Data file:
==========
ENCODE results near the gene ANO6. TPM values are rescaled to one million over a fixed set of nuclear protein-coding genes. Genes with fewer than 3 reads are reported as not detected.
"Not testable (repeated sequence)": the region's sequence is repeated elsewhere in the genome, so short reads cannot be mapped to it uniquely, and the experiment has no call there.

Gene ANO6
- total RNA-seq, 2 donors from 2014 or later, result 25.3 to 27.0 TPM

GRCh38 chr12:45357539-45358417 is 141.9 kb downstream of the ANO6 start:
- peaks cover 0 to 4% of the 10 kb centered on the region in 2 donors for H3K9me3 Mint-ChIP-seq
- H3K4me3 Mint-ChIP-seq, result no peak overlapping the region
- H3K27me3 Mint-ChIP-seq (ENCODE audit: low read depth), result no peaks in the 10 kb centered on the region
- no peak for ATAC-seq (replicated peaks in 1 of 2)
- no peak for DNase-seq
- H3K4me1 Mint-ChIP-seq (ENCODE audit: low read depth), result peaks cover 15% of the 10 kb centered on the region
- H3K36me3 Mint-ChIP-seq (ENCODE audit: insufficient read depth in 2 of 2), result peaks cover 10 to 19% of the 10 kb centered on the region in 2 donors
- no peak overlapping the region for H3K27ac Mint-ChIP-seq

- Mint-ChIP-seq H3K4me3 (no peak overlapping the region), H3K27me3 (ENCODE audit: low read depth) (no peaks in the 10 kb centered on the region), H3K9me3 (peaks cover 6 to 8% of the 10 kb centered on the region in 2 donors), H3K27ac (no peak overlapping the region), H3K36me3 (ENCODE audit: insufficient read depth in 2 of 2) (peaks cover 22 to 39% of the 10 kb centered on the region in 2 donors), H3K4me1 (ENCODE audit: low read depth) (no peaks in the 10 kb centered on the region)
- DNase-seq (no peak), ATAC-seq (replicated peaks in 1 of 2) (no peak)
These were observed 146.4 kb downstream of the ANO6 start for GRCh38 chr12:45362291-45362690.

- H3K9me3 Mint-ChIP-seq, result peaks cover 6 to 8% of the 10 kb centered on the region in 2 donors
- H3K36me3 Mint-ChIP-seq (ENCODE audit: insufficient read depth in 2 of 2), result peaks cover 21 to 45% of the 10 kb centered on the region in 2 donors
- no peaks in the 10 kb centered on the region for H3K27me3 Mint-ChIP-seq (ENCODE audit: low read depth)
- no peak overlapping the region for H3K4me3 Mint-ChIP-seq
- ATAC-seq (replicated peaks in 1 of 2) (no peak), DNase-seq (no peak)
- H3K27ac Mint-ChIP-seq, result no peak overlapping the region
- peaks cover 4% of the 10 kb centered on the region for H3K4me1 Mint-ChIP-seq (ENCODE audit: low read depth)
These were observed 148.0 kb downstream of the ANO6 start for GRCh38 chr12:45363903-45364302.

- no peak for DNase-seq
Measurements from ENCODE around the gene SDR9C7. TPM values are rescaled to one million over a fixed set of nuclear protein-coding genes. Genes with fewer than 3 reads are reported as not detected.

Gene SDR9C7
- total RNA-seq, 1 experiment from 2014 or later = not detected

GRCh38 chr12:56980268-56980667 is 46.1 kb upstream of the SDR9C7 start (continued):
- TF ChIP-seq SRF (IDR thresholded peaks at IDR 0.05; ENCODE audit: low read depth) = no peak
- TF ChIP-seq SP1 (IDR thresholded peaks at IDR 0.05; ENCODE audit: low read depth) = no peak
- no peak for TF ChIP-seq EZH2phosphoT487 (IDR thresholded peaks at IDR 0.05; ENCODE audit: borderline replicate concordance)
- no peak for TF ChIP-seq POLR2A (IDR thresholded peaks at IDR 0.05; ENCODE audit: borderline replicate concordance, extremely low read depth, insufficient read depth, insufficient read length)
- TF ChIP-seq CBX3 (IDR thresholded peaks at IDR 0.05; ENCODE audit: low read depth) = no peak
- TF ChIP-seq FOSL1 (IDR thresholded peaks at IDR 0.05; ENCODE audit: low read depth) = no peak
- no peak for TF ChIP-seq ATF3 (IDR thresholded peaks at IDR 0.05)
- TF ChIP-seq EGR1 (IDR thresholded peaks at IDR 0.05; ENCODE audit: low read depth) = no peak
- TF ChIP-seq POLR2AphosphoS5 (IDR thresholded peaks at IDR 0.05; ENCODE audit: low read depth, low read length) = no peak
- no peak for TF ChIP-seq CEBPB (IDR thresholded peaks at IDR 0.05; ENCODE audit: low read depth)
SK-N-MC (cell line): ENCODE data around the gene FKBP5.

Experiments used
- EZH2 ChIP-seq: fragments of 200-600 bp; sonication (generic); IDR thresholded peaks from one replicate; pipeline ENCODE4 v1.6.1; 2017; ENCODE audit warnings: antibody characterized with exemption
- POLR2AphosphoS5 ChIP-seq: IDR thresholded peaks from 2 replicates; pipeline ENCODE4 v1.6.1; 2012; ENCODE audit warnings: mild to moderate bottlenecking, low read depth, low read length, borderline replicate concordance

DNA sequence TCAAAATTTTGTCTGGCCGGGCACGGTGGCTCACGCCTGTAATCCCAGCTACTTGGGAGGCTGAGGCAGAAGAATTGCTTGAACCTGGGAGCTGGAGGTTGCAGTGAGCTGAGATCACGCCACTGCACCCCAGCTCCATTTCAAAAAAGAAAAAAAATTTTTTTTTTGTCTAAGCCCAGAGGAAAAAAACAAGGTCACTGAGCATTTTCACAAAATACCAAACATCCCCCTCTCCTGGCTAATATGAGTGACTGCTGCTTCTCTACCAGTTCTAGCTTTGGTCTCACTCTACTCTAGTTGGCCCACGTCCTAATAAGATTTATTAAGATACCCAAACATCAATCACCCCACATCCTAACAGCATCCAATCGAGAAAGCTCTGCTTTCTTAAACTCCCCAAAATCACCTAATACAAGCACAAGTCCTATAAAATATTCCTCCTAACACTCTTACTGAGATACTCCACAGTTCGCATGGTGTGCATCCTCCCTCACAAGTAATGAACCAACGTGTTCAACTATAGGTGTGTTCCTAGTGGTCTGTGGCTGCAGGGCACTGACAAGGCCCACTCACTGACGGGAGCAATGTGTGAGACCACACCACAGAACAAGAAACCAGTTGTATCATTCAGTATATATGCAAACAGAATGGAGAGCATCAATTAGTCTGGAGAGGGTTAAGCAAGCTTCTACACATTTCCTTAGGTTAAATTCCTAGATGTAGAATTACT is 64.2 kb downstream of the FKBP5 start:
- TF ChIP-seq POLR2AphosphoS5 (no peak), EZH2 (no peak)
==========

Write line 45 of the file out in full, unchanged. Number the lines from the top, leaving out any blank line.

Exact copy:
- TF ChIP-seq POLR2AphosphoS5 (no peak), EZH2 (no peak)